The Role Of Physics In Horror Adventure Games
6:00 AM | Cord Kruse | 1 comment
A recent post to the Frictional Games developer blog focused on the use of physics in adventure games like the company's Penumbra horror series. The third in a series of articles focusing on puzzle design in games, this post analyzes the uses of physics models and why physics introduce a variety of unique problems for game developers.
The Chaos effectCheck out the full article, and the previous entries in the series, at the links below.
Frictional Blog: Puzzles In Horror Games 3
Even though physics are controlled by a very limited set of rules, because of its complexity, even the smallest varition can cause major differences in outcome. The most striking example of this is the mining cart puzzle in Penumbra Overture. Here the player is supposed to push a cart down a slope to hit a wall, but for some reason, every now and then it would derail and miss the intended target. To fix this, extra forces where added keeping the cart in place and numerous hours was spent at getting it stable. After all this work, the cart can still derail though! In hindsight it would have been a lot easier to just use an animation. This shows how such a simple event can cause tons of problem when physics is involved.
Not only does a physical simulation suffer from undeterministic behaviour (chaos) , it can also fail. As hinted in the word "simulation", game physics is not a perfect replica of the real world and can break down at certain points. In the Penumbra games, the best example is that the player can bang objects through the floor if using enough force. Some objects are easier to bang through (because of shape, size, etc) and in Requiem we had make an important object magically appear if it went through.
In adventure games, the designer can usually set exactly the kinds of interactions possible with an object and have full control of all possible outcomes. For physics, it is impossible to anticipate all that can happen and one can only test as much as possible, hoping all gaps have been closed. For example: a pit that should not be possible to cross at certain point in the game, might be possible to cross with some ingenius use of objects. In order make sure certain things does not happen we had to add alot of extra checks and hacks in the Penumbra games, sometimes even excluding the player from doing certain actions. This can easily break the sense of immersion, but might be a must in order to have a stable game.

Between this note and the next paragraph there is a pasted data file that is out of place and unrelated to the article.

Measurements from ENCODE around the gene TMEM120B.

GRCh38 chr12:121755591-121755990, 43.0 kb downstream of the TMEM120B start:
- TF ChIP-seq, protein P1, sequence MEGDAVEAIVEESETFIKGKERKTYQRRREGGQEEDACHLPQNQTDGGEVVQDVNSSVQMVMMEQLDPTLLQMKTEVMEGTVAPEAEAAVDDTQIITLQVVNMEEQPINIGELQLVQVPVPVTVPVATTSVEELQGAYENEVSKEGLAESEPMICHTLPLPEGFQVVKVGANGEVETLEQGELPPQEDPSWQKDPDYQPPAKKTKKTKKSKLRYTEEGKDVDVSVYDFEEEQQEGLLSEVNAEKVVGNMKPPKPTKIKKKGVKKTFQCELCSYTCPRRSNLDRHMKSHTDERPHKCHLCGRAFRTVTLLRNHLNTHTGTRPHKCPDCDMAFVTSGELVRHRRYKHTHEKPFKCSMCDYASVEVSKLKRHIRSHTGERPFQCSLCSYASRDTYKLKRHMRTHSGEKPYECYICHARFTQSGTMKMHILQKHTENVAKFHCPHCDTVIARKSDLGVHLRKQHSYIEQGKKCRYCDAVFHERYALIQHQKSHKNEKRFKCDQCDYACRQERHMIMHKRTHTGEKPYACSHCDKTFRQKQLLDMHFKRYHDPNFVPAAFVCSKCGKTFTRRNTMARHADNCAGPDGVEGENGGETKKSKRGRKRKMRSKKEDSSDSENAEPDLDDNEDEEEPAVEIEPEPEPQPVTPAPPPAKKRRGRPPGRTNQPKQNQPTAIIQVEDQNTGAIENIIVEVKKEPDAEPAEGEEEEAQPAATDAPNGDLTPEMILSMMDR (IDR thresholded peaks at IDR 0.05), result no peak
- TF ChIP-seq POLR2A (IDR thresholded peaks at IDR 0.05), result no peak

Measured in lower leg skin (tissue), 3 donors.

Another type of sequence breaking is doing something "stupid". An example from Penumbra Black Plauge is in a machine room where the player needs a steel pipe as leverage to break open a door. However, there is also a hole in this level and it is possible for the player to throw the pipe down in it. To remedy this, we added several pipes in the level and if the player where to throw them all down the hole, a pipe would magically appear inserted into the door that needed to be opened. It is not very immersive, but at least the game did not break. Luckily, most player seem to not trow imporant objects down in holes..
Frictional Blog: Puzzles In Horror Games 1
Frictional Blog: Puzzles In Horror Games 2
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